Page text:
March 27, 2012

Research can save tropical forests

carbon_140_dilwyn_jenkins_270312.jpgScientists emphasise importance of studying carbon content of rainforests

According to Eskil Mattsson, research scientist at the Department of Earth Sciences, University of Gothenburg in Sweden, the importance of knowing and efficiently monitoring the carbon content of forests is essential if we are to save them.  The main reason for this is linked to maintaining rainforests standing in order to combat climate change.


Mature forests contain and absorb carbon dioxide from the Earth’s atmosphere and, additionally, after analysing around 20,000 individual trees the study shows that deforestation is responsible for nearly 50% of the greenhouse gas emissions originating from human activity in Sri Lanka.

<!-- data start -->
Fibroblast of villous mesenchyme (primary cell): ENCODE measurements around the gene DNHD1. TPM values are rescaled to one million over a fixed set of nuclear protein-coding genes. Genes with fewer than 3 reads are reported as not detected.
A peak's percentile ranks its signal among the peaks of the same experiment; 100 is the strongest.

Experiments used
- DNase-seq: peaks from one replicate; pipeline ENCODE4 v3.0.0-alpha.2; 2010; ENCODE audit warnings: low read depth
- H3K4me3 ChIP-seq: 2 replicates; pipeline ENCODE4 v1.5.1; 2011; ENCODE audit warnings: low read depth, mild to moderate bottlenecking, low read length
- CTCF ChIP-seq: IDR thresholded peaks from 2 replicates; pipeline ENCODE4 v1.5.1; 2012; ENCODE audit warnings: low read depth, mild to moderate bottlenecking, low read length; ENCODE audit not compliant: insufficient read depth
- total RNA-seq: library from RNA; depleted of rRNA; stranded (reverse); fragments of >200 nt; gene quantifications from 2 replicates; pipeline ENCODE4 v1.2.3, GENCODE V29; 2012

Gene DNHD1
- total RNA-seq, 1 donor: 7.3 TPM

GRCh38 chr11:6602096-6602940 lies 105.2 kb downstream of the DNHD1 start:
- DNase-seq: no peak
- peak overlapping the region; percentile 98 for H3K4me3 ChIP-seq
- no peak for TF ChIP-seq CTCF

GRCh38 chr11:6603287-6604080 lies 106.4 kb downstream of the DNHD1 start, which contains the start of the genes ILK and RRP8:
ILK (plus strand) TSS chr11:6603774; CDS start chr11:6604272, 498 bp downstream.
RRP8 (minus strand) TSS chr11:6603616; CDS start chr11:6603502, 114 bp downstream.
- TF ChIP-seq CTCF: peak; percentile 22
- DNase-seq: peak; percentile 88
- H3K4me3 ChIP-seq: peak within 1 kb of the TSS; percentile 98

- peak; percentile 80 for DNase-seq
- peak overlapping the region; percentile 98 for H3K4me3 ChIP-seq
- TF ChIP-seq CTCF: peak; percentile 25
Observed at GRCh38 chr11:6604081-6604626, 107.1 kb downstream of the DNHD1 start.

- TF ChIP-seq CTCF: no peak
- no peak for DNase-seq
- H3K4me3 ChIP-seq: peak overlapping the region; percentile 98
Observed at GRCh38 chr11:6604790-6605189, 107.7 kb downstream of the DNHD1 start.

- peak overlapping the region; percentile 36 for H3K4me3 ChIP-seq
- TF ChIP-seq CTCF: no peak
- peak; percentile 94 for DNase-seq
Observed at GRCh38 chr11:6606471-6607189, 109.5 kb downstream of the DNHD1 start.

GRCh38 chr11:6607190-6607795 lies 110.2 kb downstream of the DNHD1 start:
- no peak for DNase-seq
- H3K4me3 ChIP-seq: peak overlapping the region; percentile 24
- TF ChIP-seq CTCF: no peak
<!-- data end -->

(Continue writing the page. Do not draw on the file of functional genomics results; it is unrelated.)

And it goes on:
Since there are big differences between the amounts of carbon contained in different types of forest, such studies are vital for the functioning of any systems of compensation that might be developed to give sufficient value to trees to halt deforestation from the logging industry or to make way for agriculture.  The calculation of specific forests’ carbon content is an art which needs to be refined fast if we are to save the remaining tropical forests as part of the battle against climate change.

“The calculations are important in order to estimate the costs and benefits of reducing deforestation, since the levels of compensation will be based on the amount of carbon in the forest,” says Eskil Mattsson.

Sources:  Science Daily and the University of Gothenburg (2012, March 25; “New research can save tropical forests”.


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